'Game on': Christie dares Democrats to impeach Trump
One day after House Speaker Nancy Pelosi said Donald Trump is “goading us to impeach him,” the president's erstwhile confidant Chris Christie basically dared Democrats to do just that.
Interviewed Wednesday at the SALT Conference in Las Vegas alongside former Attorney General Jeff Sessions, Christie, who endorsed Trump in 2016 after dropping his own presidential bid, said Democrats could seek to impeach Trump but know it would be“politically stupid.”
“If they want to do it, game on. If they want to do it, go ahead and do it, but stop skirting around the edges and acting as if you may do, but you may not do it and try to make a political point out of it,” Christie, the former governor of New Jersey, said. “Either do it or don’t, otherwise, let’s have a political election in 2020 and people can decide these issues then.”
The Trump White House has defied congressional subpoenas seeking a full, unredacted version of special counsel Robert Mueller’s report on Russian election interference in the 2016 presidential election. The House Judiciary Committee voted Tuesday to hold Attorney General William Barr in contempt of Congress for refusing to turn over the report. “We are now in a constitutional crisis,” said Judiciary Chairman Rep. Jerry Nadler, D-N.Y.
“It sounds like he’s asking us to impeach him,” Rep. Elijah Cummings, D-Md., chairman of the House Committee on Oversight and Reform, said last week. “He puts us in a position where we at least have to look at it.”
Pelosi echoed that remark Tuesday.
“Trump is goading us to impeach him,” Pelosi said at an event sponsored by Cornell University’s Institute of Politics and Global Affairs. “That’s what he’s doing. Every single day, he’s just like taunting, taunting, taunting.
“He knows that it would be very divisive in the country,” she continued. “But he doesn’t really care. He just wants to solidify his base.”
Christie said Trump was within his rights to exert executive privilege over the Mueller report and in seeking to prevent his former White House counsel, Don McGahn, from testifying.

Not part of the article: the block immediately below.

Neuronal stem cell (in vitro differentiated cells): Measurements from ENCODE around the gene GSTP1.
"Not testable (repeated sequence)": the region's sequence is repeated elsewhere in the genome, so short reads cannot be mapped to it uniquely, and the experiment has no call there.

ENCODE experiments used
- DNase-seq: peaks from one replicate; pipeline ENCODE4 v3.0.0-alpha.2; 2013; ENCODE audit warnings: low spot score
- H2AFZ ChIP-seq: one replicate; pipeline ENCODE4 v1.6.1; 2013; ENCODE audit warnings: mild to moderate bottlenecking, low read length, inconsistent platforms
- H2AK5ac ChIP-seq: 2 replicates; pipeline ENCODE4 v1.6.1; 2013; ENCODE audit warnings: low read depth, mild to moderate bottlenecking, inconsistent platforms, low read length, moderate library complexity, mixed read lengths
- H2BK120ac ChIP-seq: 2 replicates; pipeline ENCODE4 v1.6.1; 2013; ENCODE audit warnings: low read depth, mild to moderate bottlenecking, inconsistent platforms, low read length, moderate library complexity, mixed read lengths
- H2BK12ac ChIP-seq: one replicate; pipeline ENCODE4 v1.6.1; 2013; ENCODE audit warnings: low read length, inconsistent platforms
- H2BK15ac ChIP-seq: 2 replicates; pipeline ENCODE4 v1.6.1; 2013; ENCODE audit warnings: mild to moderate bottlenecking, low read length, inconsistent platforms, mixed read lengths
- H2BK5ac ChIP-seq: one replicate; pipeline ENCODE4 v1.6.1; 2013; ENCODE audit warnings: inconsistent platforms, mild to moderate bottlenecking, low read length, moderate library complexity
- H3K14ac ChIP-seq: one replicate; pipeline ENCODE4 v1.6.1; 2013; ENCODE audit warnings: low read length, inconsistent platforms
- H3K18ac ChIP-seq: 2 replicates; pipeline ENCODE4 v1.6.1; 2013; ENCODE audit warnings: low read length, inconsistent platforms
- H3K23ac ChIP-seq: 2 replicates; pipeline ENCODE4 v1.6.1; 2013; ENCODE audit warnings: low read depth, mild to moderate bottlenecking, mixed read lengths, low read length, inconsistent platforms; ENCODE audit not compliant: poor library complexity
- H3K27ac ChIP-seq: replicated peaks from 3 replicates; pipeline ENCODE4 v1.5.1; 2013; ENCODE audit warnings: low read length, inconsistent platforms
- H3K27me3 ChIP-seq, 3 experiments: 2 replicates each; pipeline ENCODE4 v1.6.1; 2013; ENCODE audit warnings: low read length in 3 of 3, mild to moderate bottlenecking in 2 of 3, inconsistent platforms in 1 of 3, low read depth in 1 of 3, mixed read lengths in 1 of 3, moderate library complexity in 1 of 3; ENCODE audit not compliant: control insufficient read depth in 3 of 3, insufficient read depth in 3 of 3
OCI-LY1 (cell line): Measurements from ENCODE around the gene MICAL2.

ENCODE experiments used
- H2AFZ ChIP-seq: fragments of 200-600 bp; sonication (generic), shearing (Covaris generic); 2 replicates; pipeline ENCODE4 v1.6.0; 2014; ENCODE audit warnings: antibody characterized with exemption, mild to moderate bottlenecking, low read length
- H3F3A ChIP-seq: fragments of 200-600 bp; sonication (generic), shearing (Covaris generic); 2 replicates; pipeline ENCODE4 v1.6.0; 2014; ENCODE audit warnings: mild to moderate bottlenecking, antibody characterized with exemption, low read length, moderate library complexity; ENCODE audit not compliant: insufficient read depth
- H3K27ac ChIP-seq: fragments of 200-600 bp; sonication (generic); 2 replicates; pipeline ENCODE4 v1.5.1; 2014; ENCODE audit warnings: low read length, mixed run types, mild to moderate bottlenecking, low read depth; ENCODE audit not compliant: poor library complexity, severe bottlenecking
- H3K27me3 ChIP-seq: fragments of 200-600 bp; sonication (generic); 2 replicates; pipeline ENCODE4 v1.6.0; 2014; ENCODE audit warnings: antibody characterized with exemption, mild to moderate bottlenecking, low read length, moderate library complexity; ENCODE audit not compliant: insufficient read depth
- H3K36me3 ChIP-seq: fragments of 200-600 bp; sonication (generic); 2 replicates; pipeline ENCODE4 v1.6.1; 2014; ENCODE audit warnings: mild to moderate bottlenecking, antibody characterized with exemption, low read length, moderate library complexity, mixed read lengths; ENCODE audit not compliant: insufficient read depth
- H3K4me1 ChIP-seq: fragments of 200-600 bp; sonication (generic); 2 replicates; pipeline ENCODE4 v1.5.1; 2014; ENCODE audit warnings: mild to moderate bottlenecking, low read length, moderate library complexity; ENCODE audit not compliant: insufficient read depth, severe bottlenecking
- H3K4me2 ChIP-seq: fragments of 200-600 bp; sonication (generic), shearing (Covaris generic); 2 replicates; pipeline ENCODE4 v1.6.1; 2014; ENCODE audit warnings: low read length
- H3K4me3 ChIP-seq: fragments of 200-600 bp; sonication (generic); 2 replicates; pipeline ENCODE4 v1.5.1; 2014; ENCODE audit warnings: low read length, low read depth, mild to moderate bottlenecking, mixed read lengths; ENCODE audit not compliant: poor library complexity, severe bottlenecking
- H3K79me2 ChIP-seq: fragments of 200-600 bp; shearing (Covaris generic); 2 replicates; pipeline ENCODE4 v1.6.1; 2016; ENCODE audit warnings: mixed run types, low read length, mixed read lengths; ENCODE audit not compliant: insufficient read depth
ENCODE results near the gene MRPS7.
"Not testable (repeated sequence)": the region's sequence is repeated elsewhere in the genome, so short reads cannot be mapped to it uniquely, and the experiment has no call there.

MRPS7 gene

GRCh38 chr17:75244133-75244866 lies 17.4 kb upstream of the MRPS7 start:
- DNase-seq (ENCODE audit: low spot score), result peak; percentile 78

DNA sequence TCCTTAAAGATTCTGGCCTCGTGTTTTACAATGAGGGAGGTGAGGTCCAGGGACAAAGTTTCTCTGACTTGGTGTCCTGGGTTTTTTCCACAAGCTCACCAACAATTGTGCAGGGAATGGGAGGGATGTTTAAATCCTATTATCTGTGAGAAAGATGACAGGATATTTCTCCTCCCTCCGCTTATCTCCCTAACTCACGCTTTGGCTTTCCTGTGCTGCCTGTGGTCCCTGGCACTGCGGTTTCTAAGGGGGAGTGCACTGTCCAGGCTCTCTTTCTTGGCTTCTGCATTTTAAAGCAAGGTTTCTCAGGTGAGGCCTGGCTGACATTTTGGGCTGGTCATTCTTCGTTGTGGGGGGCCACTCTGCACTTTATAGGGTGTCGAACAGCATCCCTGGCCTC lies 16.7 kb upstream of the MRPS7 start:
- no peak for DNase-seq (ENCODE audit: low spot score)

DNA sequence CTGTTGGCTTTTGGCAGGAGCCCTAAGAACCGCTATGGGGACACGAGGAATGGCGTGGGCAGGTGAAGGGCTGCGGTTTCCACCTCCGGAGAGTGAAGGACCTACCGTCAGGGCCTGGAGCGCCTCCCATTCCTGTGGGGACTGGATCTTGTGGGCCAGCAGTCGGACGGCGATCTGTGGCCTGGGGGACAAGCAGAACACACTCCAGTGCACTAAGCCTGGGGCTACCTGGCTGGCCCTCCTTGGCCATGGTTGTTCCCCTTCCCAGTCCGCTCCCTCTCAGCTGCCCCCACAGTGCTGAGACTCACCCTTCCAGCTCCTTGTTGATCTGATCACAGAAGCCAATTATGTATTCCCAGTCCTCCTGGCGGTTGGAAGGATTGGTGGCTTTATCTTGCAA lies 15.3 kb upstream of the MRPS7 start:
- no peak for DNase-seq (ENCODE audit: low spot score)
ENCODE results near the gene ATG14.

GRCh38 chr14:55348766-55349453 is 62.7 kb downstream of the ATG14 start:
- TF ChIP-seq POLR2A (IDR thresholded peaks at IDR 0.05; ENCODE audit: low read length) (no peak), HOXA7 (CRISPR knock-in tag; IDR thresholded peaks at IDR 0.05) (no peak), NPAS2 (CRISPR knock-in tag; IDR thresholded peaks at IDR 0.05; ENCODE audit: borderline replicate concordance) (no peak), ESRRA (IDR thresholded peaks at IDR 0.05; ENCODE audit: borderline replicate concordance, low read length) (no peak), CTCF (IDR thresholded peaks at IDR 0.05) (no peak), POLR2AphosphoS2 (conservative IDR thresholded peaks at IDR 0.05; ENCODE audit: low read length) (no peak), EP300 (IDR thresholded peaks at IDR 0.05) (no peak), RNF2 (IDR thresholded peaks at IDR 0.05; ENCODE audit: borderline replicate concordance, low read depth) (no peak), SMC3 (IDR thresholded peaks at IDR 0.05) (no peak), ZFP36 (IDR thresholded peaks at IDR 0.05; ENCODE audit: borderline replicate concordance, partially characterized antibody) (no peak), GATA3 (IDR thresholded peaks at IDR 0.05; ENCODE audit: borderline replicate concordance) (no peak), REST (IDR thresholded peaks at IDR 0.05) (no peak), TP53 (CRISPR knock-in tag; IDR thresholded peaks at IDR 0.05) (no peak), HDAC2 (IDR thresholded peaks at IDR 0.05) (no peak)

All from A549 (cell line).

“I know a lot of people don’t like this, but he was elected president of the United States by the American people. They are the ultimate deciders on his truthfulness or untruthfulness, unless he’s brought before an impeachment hearing in the House of Representatives and a trial in the United States Senate, which the Democrats like to kind of skirt around because they know it’s politically stupid to do,” Christie said. “They just want to get around the edges of it and imply it but not do it, because, by the way, if they wanted to go back to the Don McGahn issue, if they wanted Don McGahn to testify, open an impeachment hearing. Then Don McGahn would have no basis not to come and testify.
“But they don’t want to do that because they’re afraid it would rebound on them the same way that it rebounded on Republicans when they did it to Bill Clinton.”
Sessions, who is entertaining the possibility of running once more for Senate in his home state of Alabama, praised William Barr, his successor at the Department of Justice, and portrayed the clash between the executive and legislative branches as nothing new.
“I don’t think we’re ... at a constitutional crisis yet and I don’t think very close to it,” Sessions said. “There’s been some squabbles between Congress and the Department of Justice and Cabinet agencies for years over all kinds of discovery questions, documents and that sort of thing.”
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